The walk round Stock’s Reservoir is full of interest. Much of it stays close to the water’s edge. However in places the tracks venture inland and are much the better for it.
Knowing the history of Stock’s Reservoir helps increase the enjoyment of the walk. An entire village had to be constructed to house the 500 workers and their families. During the ten years of 1922 and 1932 the reservoir was built and people lived there before the then Prince George opened it. Afterwards they moved on to the next construction project. At its highest the reservoir holds a billion litres of water, mainly serving the Flyde area of Lancashire. When I first walked this route the reservoir was particularly empty and I could not help but worry for the recipients of the water in Flyde!
However despite the low level water level it was wet and windy when I visited. A great day for the wild fowl the many fishermen who make use of the well stocked lake. I headed off north to follow the well signposted route but the walk could easily be taken the other way round. I extended the walk up the upper end of the Hodder valley as it is a remote and interesting area. Here isolated farms and wild moorland adding a nice contrast to the reservoir and woodland that typifies the remainder of the walk.
Apart from its reputation as an excellent place for fishermen, bird watching is the main activity. Up to thirty species of wild fowl have been spotted on the shores, with special bird watching hides dotting the shores. It is an area rightly protected and the walker needs to compromise his wanderings and stick to the track. It may be a long way round the reservoir but if you keep your head up and be watchful for the wildlife speeds it up.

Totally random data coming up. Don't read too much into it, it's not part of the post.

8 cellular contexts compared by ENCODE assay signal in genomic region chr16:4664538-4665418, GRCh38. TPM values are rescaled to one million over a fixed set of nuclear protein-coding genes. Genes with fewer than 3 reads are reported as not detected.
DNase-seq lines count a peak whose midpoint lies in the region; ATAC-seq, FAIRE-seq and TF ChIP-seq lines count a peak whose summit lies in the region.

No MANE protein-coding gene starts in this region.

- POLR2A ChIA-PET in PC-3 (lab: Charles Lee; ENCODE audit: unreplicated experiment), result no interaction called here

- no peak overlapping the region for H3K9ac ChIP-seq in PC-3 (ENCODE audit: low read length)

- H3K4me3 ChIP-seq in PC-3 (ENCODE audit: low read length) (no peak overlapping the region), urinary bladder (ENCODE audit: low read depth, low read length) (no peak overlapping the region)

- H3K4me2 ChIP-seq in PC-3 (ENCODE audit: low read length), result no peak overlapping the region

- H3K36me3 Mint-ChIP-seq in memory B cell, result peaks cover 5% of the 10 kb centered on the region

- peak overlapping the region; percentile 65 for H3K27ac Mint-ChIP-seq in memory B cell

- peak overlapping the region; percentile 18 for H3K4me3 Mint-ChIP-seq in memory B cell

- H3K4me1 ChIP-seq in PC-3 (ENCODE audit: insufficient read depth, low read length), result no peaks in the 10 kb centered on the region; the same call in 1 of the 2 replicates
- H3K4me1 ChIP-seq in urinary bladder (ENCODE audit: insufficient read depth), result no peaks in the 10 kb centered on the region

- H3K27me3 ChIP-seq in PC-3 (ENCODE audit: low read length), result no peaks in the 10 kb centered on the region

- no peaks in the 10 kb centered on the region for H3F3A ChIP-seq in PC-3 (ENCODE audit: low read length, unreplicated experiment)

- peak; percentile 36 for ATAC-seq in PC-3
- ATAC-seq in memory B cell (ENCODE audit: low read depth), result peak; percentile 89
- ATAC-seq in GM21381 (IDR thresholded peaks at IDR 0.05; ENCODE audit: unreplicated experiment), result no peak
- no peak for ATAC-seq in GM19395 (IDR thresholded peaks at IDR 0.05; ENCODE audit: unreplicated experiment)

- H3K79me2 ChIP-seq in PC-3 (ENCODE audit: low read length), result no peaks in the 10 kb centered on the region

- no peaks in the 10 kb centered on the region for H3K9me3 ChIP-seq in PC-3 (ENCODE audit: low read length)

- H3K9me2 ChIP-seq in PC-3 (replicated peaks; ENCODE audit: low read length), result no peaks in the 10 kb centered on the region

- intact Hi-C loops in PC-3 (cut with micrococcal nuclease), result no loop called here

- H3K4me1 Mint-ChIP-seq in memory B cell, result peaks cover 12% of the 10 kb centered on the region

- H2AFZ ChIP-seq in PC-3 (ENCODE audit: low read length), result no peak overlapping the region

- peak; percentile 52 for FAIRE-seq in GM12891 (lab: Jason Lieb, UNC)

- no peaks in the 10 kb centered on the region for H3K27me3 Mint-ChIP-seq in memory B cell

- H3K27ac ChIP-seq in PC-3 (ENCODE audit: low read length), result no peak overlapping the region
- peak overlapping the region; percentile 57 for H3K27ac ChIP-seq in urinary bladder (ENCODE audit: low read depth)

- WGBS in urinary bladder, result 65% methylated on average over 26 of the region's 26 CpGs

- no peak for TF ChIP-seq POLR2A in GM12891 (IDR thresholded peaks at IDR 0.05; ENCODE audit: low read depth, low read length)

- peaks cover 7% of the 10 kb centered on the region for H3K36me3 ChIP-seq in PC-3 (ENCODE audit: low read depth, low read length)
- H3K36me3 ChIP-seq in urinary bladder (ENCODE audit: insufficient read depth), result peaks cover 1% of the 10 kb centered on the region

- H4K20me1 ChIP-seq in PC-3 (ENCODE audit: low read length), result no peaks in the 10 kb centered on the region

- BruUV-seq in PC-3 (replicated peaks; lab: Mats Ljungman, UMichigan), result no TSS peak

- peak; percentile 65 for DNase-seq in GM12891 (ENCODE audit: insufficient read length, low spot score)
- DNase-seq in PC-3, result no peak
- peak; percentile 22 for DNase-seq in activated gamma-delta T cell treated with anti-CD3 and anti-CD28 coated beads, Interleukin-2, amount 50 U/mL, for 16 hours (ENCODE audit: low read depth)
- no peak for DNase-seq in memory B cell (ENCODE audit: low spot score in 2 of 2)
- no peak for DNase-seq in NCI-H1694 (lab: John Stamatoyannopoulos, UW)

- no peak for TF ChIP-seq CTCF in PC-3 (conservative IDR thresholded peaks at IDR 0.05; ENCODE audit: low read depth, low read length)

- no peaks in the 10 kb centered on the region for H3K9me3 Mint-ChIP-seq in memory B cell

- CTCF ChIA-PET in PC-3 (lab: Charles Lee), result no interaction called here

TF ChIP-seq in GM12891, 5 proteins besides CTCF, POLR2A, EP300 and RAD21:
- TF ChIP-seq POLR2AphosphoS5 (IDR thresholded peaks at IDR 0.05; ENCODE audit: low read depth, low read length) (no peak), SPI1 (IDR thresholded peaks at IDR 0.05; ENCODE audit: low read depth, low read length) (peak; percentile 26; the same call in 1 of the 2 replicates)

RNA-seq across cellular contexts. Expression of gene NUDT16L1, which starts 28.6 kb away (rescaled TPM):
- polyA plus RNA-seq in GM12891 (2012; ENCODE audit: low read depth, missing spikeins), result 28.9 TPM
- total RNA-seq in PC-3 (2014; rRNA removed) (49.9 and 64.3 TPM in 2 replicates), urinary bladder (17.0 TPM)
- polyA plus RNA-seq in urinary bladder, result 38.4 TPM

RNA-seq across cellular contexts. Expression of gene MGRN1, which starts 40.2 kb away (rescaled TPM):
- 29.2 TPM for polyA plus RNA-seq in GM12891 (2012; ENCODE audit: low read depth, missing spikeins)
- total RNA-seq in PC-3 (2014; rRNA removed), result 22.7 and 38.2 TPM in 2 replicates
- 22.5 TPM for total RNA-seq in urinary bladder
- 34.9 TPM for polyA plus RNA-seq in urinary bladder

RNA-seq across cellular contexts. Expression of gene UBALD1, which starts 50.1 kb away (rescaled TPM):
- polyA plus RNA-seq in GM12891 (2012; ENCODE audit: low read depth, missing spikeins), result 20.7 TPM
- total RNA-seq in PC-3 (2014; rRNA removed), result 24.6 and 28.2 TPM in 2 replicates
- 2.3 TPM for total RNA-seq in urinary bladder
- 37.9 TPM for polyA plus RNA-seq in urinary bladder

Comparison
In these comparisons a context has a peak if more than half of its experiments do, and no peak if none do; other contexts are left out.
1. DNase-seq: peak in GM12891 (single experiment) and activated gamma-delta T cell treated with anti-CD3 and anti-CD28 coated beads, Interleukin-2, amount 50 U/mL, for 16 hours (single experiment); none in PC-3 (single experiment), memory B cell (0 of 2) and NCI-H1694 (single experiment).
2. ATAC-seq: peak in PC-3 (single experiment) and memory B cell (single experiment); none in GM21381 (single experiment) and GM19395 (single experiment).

Look for information on the history of the building of the dam. A major construction job in an age where machinery was less developed than today. Thus it required the building of its own construction village.
The path round the reservoir and through the Gisburn Forest section is on a permissive path. As a result this is marked on the O/S map by orange dashes. It does mean the route may vary than that shown.
We did this walk yesterday. We chose the clockwise direction so that we could decide near the end whether to extend it. The signage installed by Gisburn Forest is set up for people walking anti-clockwise, so we kept missing paths and signs which are clear and obvious from the other direction.
Therefore, although the route works fine both ways, navigation is much easier when going anti-clockwise.
Correction – it’s actually 12 BILLION LITRES when full!
We did this walk yesterday 5th Feb 2015 – absolutely fantastic, however seemed longer than the stated 8 miles – and it’s not a simple path walk with some hills and fairly rough terrain – that said is stunning and well signposted. Recommended.
Hello, originally from the Preston area. Currently visiting from Tasmania. Would like to walk around Stocks/surrounding area with my wife on any future visit. Was unable to find way to the car park during limited time available – I did not have a map of the local area. Local names on your map obscured by trees. How does one access School Ln from Slaidburn?
Thank u4 your time.
Follow the B 6478 east for 2 and a half miles. Turn left to Stocks with Gisburn Forest obvious. The road turns in to school lane when it turns sharp right after 1 mile.
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